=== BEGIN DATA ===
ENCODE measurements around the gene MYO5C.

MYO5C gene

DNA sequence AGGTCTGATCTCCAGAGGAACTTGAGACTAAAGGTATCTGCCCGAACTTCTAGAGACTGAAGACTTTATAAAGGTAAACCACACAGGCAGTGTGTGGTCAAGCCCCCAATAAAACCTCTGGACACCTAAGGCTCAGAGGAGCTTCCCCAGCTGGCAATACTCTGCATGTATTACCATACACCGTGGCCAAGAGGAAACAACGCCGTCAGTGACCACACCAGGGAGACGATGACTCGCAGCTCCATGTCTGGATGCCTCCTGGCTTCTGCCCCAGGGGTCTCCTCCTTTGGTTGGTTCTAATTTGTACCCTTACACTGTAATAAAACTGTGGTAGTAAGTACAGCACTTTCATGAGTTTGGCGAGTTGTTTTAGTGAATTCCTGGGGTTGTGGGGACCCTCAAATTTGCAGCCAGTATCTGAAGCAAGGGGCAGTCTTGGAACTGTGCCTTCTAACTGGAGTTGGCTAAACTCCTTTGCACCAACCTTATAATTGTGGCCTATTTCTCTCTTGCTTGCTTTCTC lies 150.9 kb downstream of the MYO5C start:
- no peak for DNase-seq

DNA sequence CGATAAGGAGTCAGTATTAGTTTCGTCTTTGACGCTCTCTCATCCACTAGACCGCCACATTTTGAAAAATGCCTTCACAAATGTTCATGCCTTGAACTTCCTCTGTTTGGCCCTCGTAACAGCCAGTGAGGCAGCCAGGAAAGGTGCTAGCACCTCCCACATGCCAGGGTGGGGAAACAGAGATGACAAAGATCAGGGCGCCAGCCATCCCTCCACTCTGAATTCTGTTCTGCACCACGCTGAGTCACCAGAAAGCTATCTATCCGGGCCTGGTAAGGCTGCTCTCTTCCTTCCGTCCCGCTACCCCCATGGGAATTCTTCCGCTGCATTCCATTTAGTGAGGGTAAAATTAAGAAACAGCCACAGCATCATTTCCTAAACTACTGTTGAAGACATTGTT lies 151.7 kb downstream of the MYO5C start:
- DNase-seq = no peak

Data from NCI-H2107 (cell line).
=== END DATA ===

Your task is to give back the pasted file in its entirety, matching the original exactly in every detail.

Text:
ENCODE measurements around the gene MYO5C.

MYO5C gene

DNA sequence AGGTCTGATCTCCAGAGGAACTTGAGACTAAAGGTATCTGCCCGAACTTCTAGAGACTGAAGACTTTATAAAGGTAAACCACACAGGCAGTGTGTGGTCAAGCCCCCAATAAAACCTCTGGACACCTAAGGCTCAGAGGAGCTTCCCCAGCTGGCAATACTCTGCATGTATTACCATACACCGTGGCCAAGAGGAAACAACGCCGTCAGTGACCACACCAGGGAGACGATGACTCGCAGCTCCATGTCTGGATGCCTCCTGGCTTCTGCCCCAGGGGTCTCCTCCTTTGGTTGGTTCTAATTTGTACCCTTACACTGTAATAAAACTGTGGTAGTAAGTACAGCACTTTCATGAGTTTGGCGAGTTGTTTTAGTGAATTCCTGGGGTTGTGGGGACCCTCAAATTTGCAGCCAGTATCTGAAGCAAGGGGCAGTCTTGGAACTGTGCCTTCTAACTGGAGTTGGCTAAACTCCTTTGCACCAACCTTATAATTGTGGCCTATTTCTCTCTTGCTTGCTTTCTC lies 150.9 kb downstream of the MYO5C start:
- no peak for DNase-seq

DNA sequence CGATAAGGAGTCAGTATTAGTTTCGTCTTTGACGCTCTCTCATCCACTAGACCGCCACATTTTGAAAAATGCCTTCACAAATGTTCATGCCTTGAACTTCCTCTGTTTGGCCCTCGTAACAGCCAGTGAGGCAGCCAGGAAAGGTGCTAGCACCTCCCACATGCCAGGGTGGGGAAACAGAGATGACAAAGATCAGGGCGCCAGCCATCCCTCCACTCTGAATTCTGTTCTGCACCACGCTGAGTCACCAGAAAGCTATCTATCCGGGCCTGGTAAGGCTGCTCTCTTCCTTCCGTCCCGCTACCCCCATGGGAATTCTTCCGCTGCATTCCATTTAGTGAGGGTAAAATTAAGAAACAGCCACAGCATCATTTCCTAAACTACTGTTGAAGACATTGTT lies 151.7 kb downstream of the MYO5C start:
- DNase-seq = no peak

Data from NCI-H2107 (cell line).